The Arable Group is taking a four-pronged trials approach in attempting to research ways growers can reduce their reliance on fertiliser and diesel.
“Fifty percent of the energy used to produce a tonne of wheat comes from fertiliser, and another 25% from diesel use,” the group’s Ron Stobart said. “If we can be seen to be reducing our N inputs and our global energy contributions, that’s a positive message for farmers to give out.”
Some of the trials were looking at the viability of different cultivation techniques, such as strip-tillage that tilled only one-third of the soil, using green compost wastes for their fertility values, and using cover crops, such as mustard or fodder radish to build fertility, he said.
But perhaps the most extreme strategy being trialled was under-cropping with various clovers, as used in organic agriculture. “We shouldn’t be shy in trying something that works for the organic sector.”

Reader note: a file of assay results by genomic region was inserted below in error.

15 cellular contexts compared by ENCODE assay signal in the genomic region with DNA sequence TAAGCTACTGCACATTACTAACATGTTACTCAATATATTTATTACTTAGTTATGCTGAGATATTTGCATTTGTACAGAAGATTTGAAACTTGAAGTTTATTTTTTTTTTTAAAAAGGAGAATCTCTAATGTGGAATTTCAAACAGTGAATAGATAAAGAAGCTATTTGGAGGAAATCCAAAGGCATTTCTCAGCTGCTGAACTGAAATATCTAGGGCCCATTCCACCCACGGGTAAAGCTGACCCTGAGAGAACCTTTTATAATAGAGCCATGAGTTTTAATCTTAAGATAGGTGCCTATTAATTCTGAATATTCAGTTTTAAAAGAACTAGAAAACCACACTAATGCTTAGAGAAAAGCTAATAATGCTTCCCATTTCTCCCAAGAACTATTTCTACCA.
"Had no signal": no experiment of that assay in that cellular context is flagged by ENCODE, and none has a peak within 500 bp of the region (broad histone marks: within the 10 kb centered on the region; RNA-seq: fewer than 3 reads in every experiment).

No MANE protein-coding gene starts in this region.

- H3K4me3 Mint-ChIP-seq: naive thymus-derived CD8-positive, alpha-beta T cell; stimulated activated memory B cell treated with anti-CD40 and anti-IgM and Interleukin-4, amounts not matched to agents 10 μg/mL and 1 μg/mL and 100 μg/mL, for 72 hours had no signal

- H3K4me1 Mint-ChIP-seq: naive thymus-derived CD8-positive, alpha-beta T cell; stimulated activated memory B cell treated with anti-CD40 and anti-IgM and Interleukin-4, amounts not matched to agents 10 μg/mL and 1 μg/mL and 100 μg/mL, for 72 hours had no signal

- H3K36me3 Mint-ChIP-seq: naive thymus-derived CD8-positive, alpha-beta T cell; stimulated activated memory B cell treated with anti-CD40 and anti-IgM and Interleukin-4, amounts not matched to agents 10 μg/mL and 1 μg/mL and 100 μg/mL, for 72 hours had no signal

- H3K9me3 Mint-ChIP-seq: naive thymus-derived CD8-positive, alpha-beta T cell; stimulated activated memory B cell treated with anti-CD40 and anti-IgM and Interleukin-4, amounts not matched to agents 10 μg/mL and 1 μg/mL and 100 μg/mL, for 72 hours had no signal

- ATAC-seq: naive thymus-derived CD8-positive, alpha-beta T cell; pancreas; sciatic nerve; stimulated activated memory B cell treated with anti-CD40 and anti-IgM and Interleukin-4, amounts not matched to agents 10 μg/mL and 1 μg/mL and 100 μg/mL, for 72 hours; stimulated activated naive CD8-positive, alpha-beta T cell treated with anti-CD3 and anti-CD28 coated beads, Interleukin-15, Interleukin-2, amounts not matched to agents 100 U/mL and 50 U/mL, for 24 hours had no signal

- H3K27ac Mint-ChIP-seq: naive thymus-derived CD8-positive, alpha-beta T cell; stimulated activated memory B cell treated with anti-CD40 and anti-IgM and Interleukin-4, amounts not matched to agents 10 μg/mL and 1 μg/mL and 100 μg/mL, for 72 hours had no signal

The idea was to use the clover as an additional N source by knocking it back with herbicides to get it to release some nitrogen at the right time, Mr Stobart explained. “I’d be quite happy if we could make savings of 50kg/ha of nitrogen without any yield penalties.”
In the trials three different types of clover had been tried – a subterranean clover, yellow trefoil and white clover – each established in August before winter wheat was direct drilled through it in October.
The subterranean clover had not really established at all, while the yellow trefoil was far too competitive at the seed rate used. “The future is probably is to use some kind of mixture of something that comes up quickly, but also something that’s a bit longer lasting like white clover.”
Unlike organic agriculture, the key to the success of the strategy could be timely use of chemical herbicides, he said. That was why a lot of the trials effort this year was screening various herbicides. “We’re looking for herbicides for three different roles. We want something that is safe on crop and clover but kills weeds, herbicides that dent the clover to release nitrogen, and finally something that kills the clover.”
[box] TAG crop system trials
* Funded by agricultural charities
* Aim to reduce reliance on hydrocarbons
* Four strands
* Most radical is use of clover undercropping
[pic: On CD – 0079.jpg or similar
Caption: TAG is investigating the potential to use clover as a source of nitrogen to reduce reliance on bagged N, Ron Stobart said]